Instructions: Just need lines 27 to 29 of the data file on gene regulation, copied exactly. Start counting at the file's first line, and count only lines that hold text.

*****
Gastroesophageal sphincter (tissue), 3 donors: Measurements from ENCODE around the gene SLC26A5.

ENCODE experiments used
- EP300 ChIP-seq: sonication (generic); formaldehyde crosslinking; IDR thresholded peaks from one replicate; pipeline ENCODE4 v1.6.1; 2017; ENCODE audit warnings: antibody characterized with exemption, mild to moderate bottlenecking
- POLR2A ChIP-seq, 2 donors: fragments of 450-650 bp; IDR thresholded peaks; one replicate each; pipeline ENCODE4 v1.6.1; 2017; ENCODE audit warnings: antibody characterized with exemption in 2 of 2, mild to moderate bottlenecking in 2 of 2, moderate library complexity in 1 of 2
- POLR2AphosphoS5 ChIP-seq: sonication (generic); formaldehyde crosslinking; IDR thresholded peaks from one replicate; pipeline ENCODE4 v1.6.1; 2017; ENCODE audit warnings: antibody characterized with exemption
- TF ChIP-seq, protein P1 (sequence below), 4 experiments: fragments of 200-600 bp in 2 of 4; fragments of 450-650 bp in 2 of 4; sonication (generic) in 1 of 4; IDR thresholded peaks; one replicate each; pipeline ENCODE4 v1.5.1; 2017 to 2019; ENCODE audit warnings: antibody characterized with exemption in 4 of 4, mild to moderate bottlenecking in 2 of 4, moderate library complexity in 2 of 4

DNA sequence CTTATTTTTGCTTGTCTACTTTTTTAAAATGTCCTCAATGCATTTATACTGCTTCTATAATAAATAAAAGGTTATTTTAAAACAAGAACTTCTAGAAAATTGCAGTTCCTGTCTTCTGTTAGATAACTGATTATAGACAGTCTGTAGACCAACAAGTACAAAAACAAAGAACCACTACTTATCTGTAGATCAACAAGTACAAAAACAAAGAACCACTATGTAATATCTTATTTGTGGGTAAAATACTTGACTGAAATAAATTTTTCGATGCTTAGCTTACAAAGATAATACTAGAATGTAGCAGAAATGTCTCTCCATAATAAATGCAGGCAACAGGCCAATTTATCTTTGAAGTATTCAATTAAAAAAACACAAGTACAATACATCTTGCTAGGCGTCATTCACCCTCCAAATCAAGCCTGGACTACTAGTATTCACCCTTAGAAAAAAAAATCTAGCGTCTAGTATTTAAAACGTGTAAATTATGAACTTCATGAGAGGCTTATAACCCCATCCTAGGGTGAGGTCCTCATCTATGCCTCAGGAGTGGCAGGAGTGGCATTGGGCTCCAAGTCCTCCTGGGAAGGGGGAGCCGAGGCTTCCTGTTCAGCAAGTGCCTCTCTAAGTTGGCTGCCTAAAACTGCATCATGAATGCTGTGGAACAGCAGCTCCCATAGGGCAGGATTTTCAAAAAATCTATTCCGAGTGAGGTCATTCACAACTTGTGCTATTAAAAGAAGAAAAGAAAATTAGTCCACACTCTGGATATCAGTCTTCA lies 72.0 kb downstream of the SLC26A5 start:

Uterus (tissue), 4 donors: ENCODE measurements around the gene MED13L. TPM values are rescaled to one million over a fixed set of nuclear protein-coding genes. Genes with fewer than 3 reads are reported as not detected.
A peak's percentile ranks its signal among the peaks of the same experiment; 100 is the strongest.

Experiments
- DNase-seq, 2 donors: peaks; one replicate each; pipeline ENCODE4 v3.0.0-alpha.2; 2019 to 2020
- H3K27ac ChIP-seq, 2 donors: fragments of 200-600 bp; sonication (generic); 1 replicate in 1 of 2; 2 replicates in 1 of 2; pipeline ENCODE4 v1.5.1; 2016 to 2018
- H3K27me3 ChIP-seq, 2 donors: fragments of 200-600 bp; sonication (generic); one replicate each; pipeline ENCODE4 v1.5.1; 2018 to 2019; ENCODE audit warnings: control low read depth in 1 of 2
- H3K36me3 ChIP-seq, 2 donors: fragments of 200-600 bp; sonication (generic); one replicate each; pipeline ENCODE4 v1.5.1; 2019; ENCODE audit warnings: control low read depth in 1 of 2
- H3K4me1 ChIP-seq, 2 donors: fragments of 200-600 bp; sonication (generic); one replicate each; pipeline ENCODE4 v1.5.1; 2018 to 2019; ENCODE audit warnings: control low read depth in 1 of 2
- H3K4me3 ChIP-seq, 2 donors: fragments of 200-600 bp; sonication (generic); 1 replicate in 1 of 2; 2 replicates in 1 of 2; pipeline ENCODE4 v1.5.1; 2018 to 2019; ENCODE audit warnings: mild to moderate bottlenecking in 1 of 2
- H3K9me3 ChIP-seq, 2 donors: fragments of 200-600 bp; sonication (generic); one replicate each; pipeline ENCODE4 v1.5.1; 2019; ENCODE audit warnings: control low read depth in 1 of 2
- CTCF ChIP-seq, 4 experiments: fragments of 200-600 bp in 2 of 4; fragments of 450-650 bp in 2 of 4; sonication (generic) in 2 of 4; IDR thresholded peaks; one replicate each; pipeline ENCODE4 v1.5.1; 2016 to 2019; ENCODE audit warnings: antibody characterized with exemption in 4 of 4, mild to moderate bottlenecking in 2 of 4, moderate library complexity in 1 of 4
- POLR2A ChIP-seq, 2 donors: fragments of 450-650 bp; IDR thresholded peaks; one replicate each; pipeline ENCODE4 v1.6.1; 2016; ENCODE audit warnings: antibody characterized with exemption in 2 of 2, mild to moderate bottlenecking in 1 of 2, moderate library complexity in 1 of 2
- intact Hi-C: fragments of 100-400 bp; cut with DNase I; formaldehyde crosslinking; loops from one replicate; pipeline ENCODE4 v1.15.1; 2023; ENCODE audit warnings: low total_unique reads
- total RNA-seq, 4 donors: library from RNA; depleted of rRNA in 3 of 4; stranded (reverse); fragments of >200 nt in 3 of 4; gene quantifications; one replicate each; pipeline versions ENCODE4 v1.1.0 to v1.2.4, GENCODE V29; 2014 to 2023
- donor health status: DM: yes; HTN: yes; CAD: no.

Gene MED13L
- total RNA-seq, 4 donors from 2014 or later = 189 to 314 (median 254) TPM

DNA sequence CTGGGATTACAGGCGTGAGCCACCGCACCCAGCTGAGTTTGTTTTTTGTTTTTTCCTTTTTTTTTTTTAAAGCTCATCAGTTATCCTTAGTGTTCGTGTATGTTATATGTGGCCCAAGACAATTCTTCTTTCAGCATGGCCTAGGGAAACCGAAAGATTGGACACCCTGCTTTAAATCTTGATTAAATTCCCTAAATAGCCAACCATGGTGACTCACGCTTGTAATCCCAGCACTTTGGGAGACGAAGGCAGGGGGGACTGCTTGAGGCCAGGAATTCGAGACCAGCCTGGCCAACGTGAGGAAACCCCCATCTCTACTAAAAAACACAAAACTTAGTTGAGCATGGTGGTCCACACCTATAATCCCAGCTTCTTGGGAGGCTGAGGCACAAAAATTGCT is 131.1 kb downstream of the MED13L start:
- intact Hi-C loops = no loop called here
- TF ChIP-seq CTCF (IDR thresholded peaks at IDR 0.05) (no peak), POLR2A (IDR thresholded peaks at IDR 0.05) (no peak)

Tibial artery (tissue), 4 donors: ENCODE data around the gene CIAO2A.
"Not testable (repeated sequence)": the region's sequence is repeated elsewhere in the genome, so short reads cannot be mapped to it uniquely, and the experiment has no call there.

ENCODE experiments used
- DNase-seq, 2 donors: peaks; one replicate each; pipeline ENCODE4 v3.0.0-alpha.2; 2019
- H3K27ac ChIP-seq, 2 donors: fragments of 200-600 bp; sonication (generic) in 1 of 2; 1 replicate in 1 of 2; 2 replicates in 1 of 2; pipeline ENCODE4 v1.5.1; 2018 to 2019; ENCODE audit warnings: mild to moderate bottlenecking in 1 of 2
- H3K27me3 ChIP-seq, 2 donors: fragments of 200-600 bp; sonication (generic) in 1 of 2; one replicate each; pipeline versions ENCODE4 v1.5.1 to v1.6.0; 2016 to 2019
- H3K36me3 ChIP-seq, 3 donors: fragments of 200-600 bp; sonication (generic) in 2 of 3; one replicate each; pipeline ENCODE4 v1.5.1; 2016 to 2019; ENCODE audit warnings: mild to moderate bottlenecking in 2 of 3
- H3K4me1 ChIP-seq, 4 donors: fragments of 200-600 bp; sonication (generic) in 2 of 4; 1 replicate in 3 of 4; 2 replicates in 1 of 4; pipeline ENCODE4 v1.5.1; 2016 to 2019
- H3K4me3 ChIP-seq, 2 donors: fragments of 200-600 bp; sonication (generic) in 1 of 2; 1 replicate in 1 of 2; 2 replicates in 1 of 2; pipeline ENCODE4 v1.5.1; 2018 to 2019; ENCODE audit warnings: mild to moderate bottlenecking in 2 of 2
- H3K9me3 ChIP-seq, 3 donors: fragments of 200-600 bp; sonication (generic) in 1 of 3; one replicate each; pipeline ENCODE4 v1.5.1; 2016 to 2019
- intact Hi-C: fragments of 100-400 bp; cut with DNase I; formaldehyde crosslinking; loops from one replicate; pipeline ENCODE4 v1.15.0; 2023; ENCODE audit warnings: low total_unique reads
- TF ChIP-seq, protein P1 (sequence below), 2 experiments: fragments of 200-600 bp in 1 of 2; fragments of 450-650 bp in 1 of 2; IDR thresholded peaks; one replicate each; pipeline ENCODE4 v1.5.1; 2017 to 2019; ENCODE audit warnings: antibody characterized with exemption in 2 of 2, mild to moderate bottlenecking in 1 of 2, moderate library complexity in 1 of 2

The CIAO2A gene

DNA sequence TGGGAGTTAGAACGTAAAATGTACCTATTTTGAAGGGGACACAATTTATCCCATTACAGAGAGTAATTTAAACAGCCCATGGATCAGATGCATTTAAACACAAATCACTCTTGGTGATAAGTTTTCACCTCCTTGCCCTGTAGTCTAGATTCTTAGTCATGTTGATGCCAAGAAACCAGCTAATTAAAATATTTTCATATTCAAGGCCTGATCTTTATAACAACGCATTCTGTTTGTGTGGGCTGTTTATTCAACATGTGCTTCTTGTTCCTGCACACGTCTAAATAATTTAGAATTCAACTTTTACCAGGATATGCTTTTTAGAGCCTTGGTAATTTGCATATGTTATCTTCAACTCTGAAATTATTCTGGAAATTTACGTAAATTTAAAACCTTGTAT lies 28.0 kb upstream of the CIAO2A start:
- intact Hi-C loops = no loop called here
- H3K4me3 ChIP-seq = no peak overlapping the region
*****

- TF ChIP-seq CTCF (IDR thresholded peaks at IDR 0.05) (no peak), POLR2A (IDR thresholded peaks at IDR 0.05) (no peak)

Tibial artery (tissue), 4 donors: ENCODE data around the gene CIAO2A.
"Not testable (repeated sequence)": the region's sequence is repeated elsewhere in the genome, so short reads cannot be mapped to it uniquely, and the experiment has no call there.